Reading at night

English: The second generation Amazon Kindle, ...

English: The second generation Amazon Kindle, showing the book Alice’s Adventures in Wonderland (Photo credit: Wikipedia)

I sit down in the rocking chair in a dark room with a squirming toddler in my lap and a book on the table next to me. The child is unhappy. He doesn’t want to go to sleep, which means I will have to hold him against his will in my lap for a thirty minute struggle, after which he will collapse sideways in mid-fuss, sound asleep. I pass the time during this struggle with my book.

The book-light I clipped on the back is too heavy for the paperback cover and makes the book flop open as I lift it. I adjust the light so that it has about fifty pages in the clip, stiff enough to hold the light. My bookmark is gone. I look for it on the floor next to me, thinking maybe it fell out when the book fell open, but it could be anywhere, because my children steal my bookmarks all the time. Sometimes, they even chew on them. (Seriously, who chews a bookmark?) Giving up, I try to find my place in the book, but the thrashing little boy grabs it as I turn the pages and tears two of them. I’ll have to repair it later. Finally finding my place, I start reading, rearranging the book and child as necessary to accommodate his struggles. Every time I switch the book to the other hand, the book light flops backward and the toddler slashes the pages with his little toddler-claws. As I read, I have to adjust the of aim of the book-light, because it doesn’t light the whole page. I don’t care. It’s a good book. It’s worth a struggle.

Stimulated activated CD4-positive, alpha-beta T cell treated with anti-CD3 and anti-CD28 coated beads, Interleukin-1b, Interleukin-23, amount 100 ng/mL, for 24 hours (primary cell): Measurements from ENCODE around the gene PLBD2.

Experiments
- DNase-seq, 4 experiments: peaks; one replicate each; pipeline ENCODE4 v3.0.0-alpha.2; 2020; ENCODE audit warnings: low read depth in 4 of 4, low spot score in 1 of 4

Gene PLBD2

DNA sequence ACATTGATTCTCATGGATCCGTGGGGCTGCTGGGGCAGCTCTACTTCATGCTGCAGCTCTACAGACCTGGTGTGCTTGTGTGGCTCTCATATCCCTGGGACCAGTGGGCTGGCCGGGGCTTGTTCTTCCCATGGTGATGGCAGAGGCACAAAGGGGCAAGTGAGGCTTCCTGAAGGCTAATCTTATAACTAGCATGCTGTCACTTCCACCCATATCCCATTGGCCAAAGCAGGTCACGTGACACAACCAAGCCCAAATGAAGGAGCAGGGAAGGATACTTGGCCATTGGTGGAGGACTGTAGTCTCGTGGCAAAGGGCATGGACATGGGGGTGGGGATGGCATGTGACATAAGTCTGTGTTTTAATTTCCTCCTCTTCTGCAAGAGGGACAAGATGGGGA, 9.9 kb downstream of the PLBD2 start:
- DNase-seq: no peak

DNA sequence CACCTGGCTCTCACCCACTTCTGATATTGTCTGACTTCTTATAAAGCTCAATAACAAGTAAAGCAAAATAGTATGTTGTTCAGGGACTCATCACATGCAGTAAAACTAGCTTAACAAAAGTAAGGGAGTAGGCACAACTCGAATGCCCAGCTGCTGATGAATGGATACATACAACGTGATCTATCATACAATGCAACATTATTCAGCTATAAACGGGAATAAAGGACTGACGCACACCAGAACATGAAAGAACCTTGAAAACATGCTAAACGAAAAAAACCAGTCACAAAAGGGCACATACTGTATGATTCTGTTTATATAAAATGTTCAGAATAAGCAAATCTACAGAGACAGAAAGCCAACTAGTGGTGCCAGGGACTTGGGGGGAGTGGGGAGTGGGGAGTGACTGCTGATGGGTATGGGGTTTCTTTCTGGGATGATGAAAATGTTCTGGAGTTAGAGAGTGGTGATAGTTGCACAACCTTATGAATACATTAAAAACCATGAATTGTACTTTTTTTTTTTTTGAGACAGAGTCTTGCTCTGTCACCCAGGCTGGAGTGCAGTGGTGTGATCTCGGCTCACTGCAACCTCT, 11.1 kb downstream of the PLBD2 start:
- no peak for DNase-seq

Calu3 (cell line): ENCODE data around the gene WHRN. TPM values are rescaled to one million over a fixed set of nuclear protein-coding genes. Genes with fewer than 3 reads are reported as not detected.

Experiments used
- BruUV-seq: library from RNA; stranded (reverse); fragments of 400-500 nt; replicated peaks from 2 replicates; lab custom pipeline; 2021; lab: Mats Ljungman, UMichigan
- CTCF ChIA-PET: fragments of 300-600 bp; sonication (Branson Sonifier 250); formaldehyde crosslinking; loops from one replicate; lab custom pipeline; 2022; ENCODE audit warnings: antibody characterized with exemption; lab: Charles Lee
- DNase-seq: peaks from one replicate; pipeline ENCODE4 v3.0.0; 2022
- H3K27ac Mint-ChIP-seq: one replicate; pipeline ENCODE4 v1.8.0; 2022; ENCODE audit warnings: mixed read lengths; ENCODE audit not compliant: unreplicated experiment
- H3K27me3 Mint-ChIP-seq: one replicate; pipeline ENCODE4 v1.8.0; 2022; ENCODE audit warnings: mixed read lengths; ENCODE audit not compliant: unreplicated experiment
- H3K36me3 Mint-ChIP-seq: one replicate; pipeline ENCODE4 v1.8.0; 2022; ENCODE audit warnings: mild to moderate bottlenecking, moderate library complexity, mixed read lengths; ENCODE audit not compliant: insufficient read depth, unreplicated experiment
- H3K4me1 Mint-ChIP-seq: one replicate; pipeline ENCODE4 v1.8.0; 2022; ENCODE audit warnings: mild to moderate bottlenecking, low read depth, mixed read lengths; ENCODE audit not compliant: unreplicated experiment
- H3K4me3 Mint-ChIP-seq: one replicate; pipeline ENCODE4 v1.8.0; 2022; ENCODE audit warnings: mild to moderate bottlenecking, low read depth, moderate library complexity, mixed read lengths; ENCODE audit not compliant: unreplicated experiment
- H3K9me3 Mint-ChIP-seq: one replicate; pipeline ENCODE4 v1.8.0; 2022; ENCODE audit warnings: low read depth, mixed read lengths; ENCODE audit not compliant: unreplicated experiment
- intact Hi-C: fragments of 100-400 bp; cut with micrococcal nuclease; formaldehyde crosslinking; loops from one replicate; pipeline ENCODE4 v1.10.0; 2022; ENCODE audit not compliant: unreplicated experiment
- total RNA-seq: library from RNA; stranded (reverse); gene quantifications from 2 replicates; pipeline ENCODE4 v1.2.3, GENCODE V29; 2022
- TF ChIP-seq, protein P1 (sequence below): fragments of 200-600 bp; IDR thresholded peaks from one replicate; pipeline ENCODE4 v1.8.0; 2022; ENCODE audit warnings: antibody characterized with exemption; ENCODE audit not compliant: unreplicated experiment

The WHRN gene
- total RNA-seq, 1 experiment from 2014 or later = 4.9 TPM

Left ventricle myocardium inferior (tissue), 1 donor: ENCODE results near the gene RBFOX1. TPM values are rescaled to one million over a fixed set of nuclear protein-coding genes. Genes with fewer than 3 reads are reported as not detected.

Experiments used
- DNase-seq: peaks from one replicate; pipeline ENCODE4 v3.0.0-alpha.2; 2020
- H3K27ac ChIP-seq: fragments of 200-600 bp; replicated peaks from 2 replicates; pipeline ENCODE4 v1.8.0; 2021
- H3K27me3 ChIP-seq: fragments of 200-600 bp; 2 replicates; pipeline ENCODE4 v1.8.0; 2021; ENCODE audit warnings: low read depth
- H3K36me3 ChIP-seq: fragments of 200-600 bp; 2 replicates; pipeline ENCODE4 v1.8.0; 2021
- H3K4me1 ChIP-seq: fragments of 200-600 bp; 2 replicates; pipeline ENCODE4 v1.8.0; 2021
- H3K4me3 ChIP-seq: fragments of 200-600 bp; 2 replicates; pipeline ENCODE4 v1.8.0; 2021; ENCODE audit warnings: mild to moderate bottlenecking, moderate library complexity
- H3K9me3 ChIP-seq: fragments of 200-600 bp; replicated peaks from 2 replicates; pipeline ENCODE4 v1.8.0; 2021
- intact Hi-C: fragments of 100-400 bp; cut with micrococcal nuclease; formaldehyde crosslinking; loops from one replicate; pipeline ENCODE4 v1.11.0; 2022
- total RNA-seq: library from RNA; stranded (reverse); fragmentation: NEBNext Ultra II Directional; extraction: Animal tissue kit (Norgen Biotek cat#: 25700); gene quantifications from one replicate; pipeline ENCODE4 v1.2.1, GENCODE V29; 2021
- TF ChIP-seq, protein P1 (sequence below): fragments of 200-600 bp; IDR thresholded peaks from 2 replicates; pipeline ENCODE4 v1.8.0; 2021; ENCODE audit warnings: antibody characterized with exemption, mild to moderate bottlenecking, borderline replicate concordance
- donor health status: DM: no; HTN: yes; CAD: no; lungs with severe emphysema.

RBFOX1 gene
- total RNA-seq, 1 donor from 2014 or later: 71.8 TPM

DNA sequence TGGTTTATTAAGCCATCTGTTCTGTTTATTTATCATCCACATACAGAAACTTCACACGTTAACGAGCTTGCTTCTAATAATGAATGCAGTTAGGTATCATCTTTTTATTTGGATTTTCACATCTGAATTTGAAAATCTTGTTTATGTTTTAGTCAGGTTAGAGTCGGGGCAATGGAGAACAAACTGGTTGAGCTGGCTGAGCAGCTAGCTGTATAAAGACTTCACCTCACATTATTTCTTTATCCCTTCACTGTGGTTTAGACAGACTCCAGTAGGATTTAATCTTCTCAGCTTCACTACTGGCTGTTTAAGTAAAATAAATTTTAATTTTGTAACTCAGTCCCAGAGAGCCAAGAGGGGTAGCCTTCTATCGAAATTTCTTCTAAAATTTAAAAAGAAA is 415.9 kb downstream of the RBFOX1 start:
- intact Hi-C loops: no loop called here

I sit down, struggling toddler, dark room, rocking chair, but no book. This time, I have a Kindle. I clip the light to the Kindle cover, and it holds the light easily because it’s rigid. I immediately find my place, because there’s no bookmark to lose. I lose no pages to thrashing hands and need perform no repairs later. I easily switch it from hand to hand as necessary to see around the toddler. I never have to adjust the aim of the light because it easily lights the whole screen. And tomorrow, when my kids leave their lunch boxes in the school cafeteria and have to go back to get them, I have my Kindle there in my bag for me to read during the ten minute wait. And next month, when I have a doctor’s appointment but the doctor is an hour late, I’m happy to spend that hour waiting in an exam room because I have something to read.

Now, I know there are purists out there who swear off e-readers. I like real books too. Maybe I’ve missed all the people who defend their e-readers against the paper purists. But I have to speak up for my e-best-friend, which is so much easier to use in a house full of children, especially a dark room with a nursing or thrashing child, that anytime I read any print book, I wish it were on Kindle instead.




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